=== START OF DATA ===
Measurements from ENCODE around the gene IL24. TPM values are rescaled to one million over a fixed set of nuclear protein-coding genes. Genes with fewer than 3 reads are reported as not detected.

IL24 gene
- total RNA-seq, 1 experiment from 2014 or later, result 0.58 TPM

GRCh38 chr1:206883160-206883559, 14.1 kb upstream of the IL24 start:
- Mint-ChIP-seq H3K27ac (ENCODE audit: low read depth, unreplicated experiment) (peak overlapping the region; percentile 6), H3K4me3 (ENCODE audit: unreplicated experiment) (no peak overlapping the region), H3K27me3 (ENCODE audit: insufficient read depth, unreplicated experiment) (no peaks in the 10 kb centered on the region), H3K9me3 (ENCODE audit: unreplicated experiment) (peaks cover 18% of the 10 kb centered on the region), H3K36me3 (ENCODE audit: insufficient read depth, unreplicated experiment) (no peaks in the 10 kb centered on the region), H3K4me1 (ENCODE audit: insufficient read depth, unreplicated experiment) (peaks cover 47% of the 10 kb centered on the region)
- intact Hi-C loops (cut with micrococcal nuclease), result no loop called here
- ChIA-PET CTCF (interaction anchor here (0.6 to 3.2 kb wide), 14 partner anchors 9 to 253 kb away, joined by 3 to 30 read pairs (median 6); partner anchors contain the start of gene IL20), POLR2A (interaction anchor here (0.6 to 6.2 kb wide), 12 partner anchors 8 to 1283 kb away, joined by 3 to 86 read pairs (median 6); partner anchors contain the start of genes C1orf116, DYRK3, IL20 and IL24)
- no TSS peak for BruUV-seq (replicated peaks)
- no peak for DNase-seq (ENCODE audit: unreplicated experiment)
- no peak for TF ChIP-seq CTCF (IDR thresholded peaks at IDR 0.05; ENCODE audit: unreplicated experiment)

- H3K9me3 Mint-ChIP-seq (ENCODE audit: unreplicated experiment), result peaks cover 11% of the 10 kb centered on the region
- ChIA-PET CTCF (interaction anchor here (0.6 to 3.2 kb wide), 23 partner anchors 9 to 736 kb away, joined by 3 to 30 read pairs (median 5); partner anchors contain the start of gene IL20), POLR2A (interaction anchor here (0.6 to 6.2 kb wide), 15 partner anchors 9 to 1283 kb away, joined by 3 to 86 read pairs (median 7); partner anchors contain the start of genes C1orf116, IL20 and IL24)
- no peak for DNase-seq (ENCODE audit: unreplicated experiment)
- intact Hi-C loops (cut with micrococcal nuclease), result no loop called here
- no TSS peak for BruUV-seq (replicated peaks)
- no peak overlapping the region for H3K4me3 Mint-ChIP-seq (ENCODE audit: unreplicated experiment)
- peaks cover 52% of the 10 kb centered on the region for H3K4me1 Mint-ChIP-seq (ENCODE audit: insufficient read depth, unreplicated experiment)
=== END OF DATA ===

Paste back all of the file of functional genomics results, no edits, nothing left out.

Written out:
Measurements from ENCODE around the gene IL24. TPM values are rescaled to one million over a fixed set of nuclear protein-coding genes. Genes with fewer than 3 reads are reported as not detected.

IL24 gene
- total RNA-seq, 1 experiment from 2014 or later, result 0.58 TPM

GRCh38 chr1:206883160-206883559, 14.1 kb upstream of the IL24 start:
- Mint-ChIP-seq H3K27ac (ENCODE audit: low read depth, unreplicated experiment) (peak overlapping the region; percentile 6), H3K4me3 (ENCODE audit: unreplicated experiment) (no peak overlapping the region), H3K27me3 (ENCODE audit: insufficient read depth, unreplicated experiment) (no peaks in the 10 kb centered on the region), H3K9me3 (ENCODE audit: unreplicated experiment) (peaks cover 18% of the 10 kb centered on the region), H3K36me3 (ENCODE audit: insufficient read depth, unreplicated experiment) (no peaks in the 10 kb centered on the region), H3K4me1 (ENCODE audit: insufficient read depth, unreplicated experiment) (peaks cover 47% of the 10 kb centered on the region)
- intact Hi-C loops (cut with micrococcal nuclease), result no loop called here
- ChIA-PET CTCF (interaction anchor here (0.6 to 3.2 kb wide), 14 partner anchors 9 to 253 kb away, joined by 3 to 30 read pairs (median 6); partner anchors contain the start of gene IL20), POLR2A (interaction anchor here (0.6 to 6.2 kb wide), 12 partner anchors 8 to 1283 kb away, joined by 3 to 86 read pairs (median 6); partner anchors contain the start of genes C1orf116, DYRK3, IL20 and IL24)
- no TSS peak for BruUV-seq (replicated peaks)
- no peak for DNase-seq (ENCODE audit: unreplicated experiment)
- no peak for TF ChIP-seq CTCF (IDR thresholded peaks at IDR 0.05; ENCODE audit: unreplicated experiment)

- H3K9me3 Mint-ChIP-seq (ENCODE audit: unreplicated experiment), result peaks cover 11% of the 10 kb centered on the region
- ChIA-PET CTCF (interaction anchor here (0.6 to 3.2 kb wide), 23 partner anchors 9 to 736 kb away, joined by 3 to 30 read pairs (median 5); partner anchors contain the start of gene IL20), POLR2A (interaction anchor here (0.6 to 6.2 kb wide), 15 partner anchors 9 to 1283 kb away, joined by 3 to 86 read pairs (median 7); partner anchors contain the start of genes C1orf116, IL20 and IL24)
- no peak for DNase-seq (ENCODE audit: unreplicated experiment)
- intact Hi-C loops (cut with micrococcal nuclease), result no loop called here
- no TSS peak for BruUV-seq (replicated peaks)
- no peak overlapping the region for H3K4me3 Mint-ChIP-seq (ENCODE audit: unreplicated experiment)
- peaks cover 52% of the 10 kb centered on the region for H3K4me1 Mint-ChIP-seq (ENCODE audit: insufficient read depth, unreplicated experiment)